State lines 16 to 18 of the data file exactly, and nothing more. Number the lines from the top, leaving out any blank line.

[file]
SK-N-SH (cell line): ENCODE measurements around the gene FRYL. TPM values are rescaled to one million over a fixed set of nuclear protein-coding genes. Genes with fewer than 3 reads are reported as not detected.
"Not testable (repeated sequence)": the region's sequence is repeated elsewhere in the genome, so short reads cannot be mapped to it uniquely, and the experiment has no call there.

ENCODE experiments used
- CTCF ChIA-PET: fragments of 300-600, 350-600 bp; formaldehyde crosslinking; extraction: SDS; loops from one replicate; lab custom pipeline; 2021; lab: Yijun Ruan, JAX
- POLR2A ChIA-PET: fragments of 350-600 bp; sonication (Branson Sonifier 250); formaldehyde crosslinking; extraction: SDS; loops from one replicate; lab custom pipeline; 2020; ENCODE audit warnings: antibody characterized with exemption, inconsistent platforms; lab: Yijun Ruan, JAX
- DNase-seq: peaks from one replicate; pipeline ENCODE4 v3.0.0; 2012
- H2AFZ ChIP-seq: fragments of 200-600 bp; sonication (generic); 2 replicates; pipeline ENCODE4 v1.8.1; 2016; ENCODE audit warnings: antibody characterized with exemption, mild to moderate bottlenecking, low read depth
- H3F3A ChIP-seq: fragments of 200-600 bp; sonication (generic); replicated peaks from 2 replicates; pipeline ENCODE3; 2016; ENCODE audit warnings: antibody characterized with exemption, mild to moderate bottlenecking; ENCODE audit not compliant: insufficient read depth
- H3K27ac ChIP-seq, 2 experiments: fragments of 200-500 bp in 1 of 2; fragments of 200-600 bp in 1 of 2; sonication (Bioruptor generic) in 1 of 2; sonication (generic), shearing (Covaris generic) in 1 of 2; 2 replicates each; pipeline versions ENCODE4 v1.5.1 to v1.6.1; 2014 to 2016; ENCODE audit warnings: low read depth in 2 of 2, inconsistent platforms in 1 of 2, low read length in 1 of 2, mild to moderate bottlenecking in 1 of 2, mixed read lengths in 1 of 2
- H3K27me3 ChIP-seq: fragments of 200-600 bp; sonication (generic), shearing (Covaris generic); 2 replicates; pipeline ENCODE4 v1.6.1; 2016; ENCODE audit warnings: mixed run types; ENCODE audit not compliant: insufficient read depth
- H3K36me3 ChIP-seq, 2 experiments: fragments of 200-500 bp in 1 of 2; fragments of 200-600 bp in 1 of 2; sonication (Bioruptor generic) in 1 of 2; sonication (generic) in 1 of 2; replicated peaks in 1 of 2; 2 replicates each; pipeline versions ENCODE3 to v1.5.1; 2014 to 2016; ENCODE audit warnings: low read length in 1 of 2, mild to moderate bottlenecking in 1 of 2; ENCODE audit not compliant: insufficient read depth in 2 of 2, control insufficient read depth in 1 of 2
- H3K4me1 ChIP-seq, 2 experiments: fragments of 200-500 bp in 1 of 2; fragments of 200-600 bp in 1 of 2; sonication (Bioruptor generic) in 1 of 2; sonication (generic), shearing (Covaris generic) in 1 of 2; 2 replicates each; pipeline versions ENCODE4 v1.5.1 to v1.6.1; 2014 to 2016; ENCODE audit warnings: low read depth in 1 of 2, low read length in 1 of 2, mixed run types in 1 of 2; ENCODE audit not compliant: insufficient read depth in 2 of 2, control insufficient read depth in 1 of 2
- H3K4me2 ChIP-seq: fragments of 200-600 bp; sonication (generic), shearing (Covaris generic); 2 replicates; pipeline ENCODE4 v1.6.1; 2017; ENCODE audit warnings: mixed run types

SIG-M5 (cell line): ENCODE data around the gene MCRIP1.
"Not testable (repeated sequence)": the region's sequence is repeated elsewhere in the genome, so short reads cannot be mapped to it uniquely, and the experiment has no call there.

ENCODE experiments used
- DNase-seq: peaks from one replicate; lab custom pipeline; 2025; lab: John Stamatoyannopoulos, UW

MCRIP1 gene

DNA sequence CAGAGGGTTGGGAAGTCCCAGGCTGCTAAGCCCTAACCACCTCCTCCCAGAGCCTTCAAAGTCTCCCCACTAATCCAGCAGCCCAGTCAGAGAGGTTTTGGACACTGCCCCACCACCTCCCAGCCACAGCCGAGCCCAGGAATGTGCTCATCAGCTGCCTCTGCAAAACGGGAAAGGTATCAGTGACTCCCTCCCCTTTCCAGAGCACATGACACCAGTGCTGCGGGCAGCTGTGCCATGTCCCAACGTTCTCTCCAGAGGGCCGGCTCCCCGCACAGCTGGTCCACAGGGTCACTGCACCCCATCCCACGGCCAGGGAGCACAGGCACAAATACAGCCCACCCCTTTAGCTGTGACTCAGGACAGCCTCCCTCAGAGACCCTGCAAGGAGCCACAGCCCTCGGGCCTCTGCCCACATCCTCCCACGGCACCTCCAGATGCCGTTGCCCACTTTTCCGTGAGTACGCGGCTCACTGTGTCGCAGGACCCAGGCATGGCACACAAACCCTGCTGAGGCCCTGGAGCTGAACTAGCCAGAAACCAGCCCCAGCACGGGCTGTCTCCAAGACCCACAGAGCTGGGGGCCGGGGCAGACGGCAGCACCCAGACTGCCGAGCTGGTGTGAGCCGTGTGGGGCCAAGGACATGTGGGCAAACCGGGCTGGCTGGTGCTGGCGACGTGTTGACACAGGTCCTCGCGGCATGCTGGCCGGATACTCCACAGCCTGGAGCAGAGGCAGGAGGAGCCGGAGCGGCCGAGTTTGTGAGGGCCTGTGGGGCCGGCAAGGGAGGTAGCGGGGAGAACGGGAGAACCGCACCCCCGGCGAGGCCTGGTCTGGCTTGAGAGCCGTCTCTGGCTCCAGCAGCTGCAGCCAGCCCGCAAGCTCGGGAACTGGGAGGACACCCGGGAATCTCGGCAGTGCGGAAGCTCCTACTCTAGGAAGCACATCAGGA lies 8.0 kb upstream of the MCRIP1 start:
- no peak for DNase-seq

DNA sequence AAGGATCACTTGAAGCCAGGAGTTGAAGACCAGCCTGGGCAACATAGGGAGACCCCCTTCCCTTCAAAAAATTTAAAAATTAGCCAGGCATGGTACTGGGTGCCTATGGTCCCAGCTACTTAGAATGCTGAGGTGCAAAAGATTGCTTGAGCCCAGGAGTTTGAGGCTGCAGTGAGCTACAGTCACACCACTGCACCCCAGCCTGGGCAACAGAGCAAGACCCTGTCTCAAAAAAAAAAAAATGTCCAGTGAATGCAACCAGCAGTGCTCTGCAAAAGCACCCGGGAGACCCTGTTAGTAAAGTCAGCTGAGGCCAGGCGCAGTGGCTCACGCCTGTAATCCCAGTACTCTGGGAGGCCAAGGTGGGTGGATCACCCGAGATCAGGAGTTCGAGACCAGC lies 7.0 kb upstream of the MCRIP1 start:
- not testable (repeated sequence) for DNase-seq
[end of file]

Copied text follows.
ENCODE experiments used
- DNase-seq: peaks from one replicate; lab custom pipeline; 2025; lab: John Stamatoyannopoulos, UW

MCRIP1 gene